This is because the share price of mortgage REITs generally trades as a multiple of its net asset value (i.e. book value per share).
Since the value of a mortgage bond trades inversely to interest rates (higher rates cause mortgage bond values to decline), higher rates will mean that the NAV of a mortgage REIT will decline and often take the share price with it.
Of course, as with most things in finance, mortgage REIT investing isn’t as simple as saying, “Don’t own mortgage REITs if rates are rising.”
After all, mortgage REITs make their money by borrowing at short-term (i.e. low) rates and then investing in longer-term (i.e. higher-yielding) investments.
If short-term rates rise slowly over time but longer-term rates rise quicker (i.e. the yield curve steepens), then a mortgage REIT’s profitability will actually grow, cash flows will strengthen, and the dividend becomes more secure.
This will attract more investor capital, meaning a rising share price, which will further allow management to keep raising cheap enough equity capital to keep growing.
The best kinds of mortgage REITs to own in a rising rate environment are those that will actually benefit from rising rates.
Mortgage REITs that borrow at fixed rates but lend at mostly floating interest rates include commercial mortgage REITs such as Starwood Property Trust (STWD), Ladder Capital (LADR), Jernigan Capital (JCAP), and Ares Commercial Real Estate Corporation (ACRE).
These are all commercial mortgage REITs that could continue growing well in a rising interest rate environment. For example, you can see Starwood Property Trust’s favorable cash flow sensitivity to changes in rates below.
Source: Starwood Property Trust Investor Presentation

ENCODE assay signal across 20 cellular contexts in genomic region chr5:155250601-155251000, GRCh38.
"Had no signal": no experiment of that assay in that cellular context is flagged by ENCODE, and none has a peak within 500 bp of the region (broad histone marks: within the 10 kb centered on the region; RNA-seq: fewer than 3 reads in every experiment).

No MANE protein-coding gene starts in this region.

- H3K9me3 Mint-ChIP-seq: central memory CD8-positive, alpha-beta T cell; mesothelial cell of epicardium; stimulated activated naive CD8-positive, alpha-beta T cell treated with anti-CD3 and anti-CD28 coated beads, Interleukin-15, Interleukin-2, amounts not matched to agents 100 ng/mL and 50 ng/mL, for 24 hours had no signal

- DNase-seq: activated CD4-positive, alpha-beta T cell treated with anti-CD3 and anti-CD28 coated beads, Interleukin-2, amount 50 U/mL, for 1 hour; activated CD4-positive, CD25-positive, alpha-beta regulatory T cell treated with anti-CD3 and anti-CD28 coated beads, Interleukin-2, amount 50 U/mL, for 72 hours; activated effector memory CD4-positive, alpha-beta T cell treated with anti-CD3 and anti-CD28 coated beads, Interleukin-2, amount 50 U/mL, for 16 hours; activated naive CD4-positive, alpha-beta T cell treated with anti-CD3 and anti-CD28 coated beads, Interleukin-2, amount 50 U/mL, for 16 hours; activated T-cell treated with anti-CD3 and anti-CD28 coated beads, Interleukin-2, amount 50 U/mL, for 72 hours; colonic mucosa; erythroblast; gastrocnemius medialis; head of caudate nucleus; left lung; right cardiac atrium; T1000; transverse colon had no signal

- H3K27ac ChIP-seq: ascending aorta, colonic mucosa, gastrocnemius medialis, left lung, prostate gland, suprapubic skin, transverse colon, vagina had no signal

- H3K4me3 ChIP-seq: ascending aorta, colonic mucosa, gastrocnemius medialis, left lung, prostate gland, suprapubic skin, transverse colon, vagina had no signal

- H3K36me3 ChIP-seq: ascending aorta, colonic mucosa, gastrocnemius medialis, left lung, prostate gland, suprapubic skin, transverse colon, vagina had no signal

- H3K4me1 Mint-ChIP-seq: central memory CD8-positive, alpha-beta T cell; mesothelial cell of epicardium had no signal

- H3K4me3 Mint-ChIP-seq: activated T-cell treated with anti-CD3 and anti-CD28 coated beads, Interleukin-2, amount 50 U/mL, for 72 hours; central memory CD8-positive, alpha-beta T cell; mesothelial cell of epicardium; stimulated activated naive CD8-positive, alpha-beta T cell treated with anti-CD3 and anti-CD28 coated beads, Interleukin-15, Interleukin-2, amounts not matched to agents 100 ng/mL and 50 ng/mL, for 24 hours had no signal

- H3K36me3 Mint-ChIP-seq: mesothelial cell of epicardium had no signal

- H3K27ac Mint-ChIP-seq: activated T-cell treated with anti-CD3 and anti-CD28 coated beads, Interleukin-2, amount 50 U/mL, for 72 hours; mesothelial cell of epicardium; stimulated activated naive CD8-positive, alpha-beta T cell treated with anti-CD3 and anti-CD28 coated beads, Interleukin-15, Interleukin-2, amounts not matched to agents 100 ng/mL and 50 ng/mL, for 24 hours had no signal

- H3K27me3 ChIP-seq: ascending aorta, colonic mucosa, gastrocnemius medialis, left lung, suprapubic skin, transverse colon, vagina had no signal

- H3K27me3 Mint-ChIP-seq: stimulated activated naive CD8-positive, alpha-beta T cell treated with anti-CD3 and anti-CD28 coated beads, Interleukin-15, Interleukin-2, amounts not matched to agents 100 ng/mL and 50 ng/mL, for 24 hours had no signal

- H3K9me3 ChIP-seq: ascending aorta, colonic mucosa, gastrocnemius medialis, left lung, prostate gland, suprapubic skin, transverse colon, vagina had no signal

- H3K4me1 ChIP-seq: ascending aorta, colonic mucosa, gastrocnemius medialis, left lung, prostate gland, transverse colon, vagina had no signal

Commercial mortgage REITs also use less leverage, meaning that their NAVs will decline less due to the decrease in their loan values compared to higher leveraged residential mortgage REITs, such as Annaly Capital Management (NLY).
Source: Annaly Capital Management Earnings Presentation
Since residential mortgage REITs (which invest mostly in fixed-rate residential mortgages) don’t see their cash flow grow when rates rise, especially when short-term rates rise faster than long-term ones (net interest margin compression), a rising interest rate environment can create long periods of decreasing cash flow, dividends, and share prices (which makes profitable growth very difficult).
As a result, residential mortgage REITs are arguably the riskiest kind of REIT to own when rates are rising.
However, just because commercial mortgage REITs are less risky than residential mortgage REITs doesn’t mean they aren’t also higher risk than their equity REIT cousins.
After all, their cash flows are highly tied to the health of the overall economy and their customers being able to continue making their mortgage payments.
During recessions, commercial mortgage REITs can face higher default rates and thus also be forced to cut their dividends.
That’s why most conservative dividend investors are generally better off avoiding mortgage REITs and sticking with high-quality equity REITs such as Realty Income, W.P. Carey (WPC), Public Storage (PSA), and Welltower (HCN).
Interest Rate Sensitivity of Equity REITS
Equity REITs are interest rate sensitive, but you need to keep in mind that not all REITs are created equal.
The REIT industry is incredibly diverse with many different kinds of business models.
The table below shows two important factors to consider. First, certain sectors such as triple net lease REITs (e.g. Realty Income) have very high interest rate sensitivity.
Triple net lease REITs have a high 1.3 interest rate beta. That means that for every 1% increase in interest rates (10-year Treasury yield), the yield on triple net yield REITs increases by 1.3%.
On the other hand, hotel REITs such as Pebblebrook Hotel Trust (PEB) have negative interest rate betas, meaning that they have historically gone up when rates fall.
Source: Hoya Capital
What explains this seemingly strange occurrence? The answer is the business model, or more specifically the underlying length of the contracts underpinning the cash flow and the current bond alternative nature of the REIT industry.
Now that REITs are their own official stock sector, the majority of REIT share prices is determined by institutional capital, mostly mutual funds.
Some of this institutional capital is treating REITs as a kind of bond alternative, and like with bonds, the interest rate sensitivity of the asset is based on its duration.